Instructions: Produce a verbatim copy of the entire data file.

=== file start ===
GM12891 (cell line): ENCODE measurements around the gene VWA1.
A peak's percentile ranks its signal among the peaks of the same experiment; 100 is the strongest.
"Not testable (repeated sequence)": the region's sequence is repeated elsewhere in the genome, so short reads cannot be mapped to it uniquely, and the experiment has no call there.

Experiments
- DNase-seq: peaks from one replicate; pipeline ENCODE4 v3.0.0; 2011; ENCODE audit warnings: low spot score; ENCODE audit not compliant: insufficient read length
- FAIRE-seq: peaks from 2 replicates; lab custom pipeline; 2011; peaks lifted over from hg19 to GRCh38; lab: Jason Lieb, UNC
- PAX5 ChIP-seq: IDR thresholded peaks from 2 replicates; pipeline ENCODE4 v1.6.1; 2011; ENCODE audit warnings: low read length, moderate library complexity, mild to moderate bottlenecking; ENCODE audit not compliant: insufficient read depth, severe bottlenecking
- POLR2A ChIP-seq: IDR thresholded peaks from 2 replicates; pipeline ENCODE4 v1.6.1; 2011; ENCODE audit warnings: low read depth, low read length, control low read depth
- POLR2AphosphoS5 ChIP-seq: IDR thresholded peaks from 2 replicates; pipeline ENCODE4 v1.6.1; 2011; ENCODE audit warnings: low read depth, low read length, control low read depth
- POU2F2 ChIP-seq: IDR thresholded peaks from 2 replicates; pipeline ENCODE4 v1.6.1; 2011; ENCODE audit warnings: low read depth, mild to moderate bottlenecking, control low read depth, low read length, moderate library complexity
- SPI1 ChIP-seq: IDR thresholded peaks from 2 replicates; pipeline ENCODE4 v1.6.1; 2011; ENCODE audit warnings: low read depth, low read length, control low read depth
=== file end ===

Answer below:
GM12891 (cell line): ENCODE measurements around the gene VWA1.
A peak's percentile ranks its signal among the peaks of the same experiment; 100 is the strongest.
"Not testable (repeated sequence)": the region's sequence is repeated elsewhere in the genome, so short reads cannot be mapped to it uniquely, and the experiment has no call there.

Experiments
- DNase-seq: peaks from one replicate; pipeline ENCODE4 v3.0.0; 2011; ENCODE audit warnings: low spot score; ENCODE audit not compliant: insufficient read length
- FAIRE-seq: peaks from 2 replicates; lab custom pipeline; 2011; peaks lifted over from hg19 to GRCh38; lab: Jason Lieb, UNC
- PAX5 ChIP-seq: IDR thresholded peaks from 2 replicates; pipeline ENCODE4 v1.6.1; 2011; ENCODE audit warnings: low read length, moderate library complexity, mild to moderate bottlenecking; ENCODE audit not compliant: insufficient read depth, severe bottlenecking
- POLR2A ChIP-seq: IDR thresholded peaks from 2 replicates; pipeline ENCODE4 v1.6.1; 2011; ENCODE audit warnings: low read depth, low read length, control low read depth
- POLR2AphosphoS5 ChIP-seq: IDR thresholded peaks from 2 replicates; pipeline ENCODE4 v1.6.1; 2011; ENCODE audit warnings: low read depth, low read length, control low read depth
- POU2F2 ChIP-seq: IDR thresholded peaks from 2 replicates; pipeline ENCODE4 v1.6.1; 2011; ENCODE audit warnings: low read depth, mild to moderate bottlenecking, control low read depth, low read length, moderate library complexity
- SPI1 ChIP-seq: IDR thresholded peaks from 2 replicates; pipeline ENCODE4 v1.6.1; 2011; ENCODE audit warnings: low read depth, low read length, control low read depth